Another population that finds themselves just as vulnerable as juveniles are those with intellectual disabilities. For obvious reasons, people with mental handicaps often lack proper judgement, the ability to reason and make decisions, and the ability to understand the powerful implications of a false confession. They are susceptible to the pressures of interrogations in a similar way to juveniles as they can lack intellectual capabilities in similar areas. Additionally, however, social scientists have concluded that those with intellectual disabilities also have a high need for approval, and therefore often seek to give people what they want. This need is heightened in the presence of an authority figure. Because of their desire to please they are much more likely to submit to the demands of others and give the authority figure what they want.

Finally, they simply lack the same ability to cope with high levels of stress that others possess. Those with intellectual disabilities tend to find even regular levels of stress to be overwhelming and a police interrogation is extremely stressful for anyone. They tend to want to avoid conflict and are much more likely to just comply with the requests of the interrogators, even if that means giving a false confession, so that they can end the situation sooner.

One last population that is highly susceptible to the pressures of police interrogations is the mentally ill. The baseline for a coerced confession in people who are mentally ill is much lower than for other people. They may lack social skills such as assertiveness, the ability of executive functioning, have high anxiety, and lack the ability to separate reality from fantasy. What might not even seem like coercion to others, can serve to coerce a confession from someone who is mentally ill because they tend to be much more susceptible to the slightest amount of pressure. Thus, like the other populations that we discussed, the mentally ill are much more vulnerable to making false confessions and not understanding the consequences of making these confessions.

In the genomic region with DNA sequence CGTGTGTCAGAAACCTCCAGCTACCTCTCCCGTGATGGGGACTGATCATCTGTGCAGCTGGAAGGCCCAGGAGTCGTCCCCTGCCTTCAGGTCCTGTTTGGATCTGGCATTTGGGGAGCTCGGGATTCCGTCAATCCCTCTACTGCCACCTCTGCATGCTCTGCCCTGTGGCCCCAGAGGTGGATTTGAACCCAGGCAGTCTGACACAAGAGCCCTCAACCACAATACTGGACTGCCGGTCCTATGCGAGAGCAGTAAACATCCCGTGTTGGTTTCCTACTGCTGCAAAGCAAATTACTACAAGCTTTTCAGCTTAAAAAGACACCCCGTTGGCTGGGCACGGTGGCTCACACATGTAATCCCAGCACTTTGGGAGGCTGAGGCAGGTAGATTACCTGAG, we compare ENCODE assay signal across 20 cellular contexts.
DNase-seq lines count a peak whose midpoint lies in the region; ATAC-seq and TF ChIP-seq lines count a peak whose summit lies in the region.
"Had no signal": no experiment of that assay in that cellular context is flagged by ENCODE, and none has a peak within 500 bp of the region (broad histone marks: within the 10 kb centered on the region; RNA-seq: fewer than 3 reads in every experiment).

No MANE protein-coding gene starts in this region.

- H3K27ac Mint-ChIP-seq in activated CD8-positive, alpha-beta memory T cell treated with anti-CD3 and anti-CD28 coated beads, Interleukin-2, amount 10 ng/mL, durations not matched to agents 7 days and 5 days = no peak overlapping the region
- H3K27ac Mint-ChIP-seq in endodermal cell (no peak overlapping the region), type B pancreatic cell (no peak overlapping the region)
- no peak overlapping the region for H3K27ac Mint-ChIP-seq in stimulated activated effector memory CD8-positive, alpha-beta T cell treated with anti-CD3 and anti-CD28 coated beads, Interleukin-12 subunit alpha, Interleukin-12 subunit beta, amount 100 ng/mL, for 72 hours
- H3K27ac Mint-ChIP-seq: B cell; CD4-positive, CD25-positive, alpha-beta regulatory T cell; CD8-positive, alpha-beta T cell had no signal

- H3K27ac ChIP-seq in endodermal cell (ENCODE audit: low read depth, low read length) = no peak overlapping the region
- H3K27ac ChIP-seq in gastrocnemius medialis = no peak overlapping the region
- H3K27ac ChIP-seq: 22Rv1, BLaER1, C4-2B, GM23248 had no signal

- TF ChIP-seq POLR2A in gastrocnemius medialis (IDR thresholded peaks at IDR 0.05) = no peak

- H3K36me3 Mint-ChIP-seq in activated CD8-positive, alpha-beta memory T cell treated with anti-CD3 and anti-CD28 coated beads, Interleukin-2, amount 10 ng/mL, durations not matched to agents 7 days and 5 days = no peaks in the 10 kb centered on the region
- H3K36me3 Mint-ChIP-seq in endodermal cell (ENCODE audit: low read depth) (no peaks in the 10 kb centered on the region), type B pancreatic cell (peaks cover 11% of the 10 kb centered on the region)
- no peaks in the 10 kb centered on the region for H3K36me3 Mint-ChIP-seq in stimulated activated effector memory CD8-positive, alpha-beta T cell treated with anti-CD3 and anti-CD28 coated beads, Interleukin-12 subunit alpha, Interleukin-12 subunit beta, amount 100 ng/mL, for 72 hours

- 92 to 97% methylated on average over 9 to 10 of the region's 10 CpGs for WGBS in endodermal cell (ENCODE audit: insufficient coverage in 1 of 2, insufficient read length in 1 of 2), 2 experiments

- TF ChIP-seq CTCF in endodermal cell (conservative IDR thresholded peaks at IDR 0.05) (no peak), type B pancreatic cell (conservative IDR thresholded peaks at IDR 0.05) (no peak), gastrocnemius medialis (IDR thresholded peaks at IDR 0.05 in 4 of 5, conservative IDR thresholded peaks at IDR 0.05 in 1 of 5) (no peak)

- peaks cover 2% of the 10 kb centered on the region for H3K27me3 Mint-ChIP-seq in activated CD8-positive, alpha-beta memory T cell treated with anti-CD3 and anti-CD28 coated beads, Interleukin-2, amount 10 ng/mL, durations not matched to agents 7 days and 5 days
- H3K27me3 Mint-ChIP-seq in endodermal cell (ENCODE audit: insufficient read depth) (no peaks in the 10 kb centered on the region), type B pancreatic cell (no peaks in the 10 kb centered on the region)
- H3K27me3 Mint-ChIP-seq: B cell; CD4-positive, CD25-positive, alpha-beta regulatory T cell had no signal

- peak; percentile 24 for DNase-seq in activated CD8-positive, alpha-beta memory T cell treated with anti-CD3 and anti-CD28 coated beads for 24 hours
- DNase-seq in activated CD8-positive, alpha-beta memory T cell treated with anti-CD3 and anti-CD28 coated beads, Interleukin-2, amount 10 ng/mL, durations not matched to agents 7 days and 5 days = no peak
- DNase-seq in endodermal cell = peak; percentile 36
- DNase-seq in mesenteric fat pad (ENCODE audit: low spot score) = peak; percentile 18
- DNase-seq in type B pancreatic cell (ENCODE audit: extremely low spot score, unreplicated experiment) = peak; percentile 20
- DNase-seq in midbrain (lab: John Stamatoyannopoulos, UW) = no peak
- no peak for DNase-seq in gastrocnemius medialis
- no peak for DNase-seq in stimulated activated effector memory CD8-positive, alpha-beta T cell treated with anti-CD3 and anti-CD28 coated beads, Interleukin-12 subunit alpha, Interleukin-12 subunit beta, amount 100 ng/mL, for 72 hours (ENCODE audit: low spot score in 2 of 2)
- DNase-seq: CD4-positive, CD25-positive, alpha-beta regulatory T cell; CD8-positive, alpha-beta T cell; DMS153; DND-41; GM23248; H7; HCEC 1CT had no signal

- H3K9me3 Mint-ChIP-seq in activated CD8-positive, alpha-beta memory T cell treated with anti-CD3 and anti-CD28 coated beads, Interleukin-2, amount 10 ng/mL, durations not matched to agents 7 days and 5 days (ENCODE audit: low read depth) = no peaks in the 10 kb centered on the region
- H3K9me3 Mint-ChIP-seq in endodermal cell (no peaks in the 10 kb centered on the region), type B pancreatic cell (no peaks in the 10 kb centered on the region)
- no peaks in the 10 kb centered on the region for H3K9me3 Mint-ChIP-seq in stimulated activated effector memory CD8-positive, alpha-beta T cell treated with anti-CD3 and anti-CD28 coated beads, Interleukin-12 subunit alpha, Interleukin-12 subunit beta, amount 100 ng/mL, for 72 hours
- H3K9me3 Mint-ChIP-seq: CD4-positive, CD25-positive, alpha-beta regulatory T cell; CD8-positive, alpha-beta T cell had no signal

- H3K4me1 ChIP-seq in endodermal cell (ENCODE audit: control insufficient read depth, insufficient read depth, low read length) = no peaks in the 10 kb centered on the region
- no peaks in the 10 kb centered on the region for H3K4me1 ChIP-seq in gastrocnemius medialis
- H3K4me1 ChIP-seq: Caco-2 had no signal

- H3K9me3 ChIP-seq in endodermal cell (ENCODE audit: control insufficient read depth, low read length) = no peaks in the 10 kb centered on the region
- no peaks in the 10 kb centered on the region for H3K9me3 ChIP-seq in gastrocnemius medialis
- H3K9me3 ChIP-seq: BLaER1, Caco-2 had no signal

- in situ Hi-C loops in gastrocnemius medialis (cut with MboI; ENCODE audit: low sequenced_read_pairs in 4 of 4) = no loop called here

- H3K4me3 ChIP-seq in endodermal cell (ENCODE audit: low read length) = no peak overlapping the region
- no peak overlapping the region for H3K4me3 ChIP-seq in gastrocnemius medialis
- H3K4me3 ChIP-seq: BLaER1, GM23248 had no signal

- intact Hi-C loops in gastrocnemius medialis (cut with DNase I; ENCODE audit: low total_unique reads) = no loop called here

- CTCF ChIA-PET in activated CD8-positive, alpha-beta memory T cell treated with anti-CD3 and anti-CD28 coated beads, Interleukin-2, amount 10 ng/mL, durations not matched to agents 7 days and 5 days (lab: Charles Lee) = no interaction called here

While these special populations do not necessarily make up the majority of false confessions, it is important to understand how they may be unfairly affected by interrogation tactics used by police. It is often the detectives only goal to yield some sort of confession. However, a false confession is the opposite of justice, it traps the innocent in the justice system and leaves the true guilty party on the streets. It is vital for police to have an understanding of who they are questioning and what kind of deficits the suspect may have that would bar them from responding in a regular way under the pressure of an interrogation.

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After Exoneration: The Value of a Life

Taylor Thornton — February 22, 2018 @ 12:00 PM — Comments (0)

It’s hard to put a price on the time lost behind prison walls. It is impossible to determine the monetary value of strained and broken relationships, birthdays and Christmases spent alone, years of lost wages, mental and physical suffering, or the missed opportunities to raise your own children or grandchildren. When a human life is so deeply damaged by such a grave injustice, it is necessary for the state to repair that damage to the best of their ability.

Only 32 states and the federal government have laws in place that define exactly how much money is awarded for wrongful convictions. Often this comes in the form of set amounts for each year served, but that number can vary greatly from state to state. The amount will also cap at a certain amount in some states and in many cases these cap at much too low a number. In Wisconsin, for example, there is a bill currently in state legislature aimed at fighting the very low cap of $25,000 for their wrongful conviction rewards.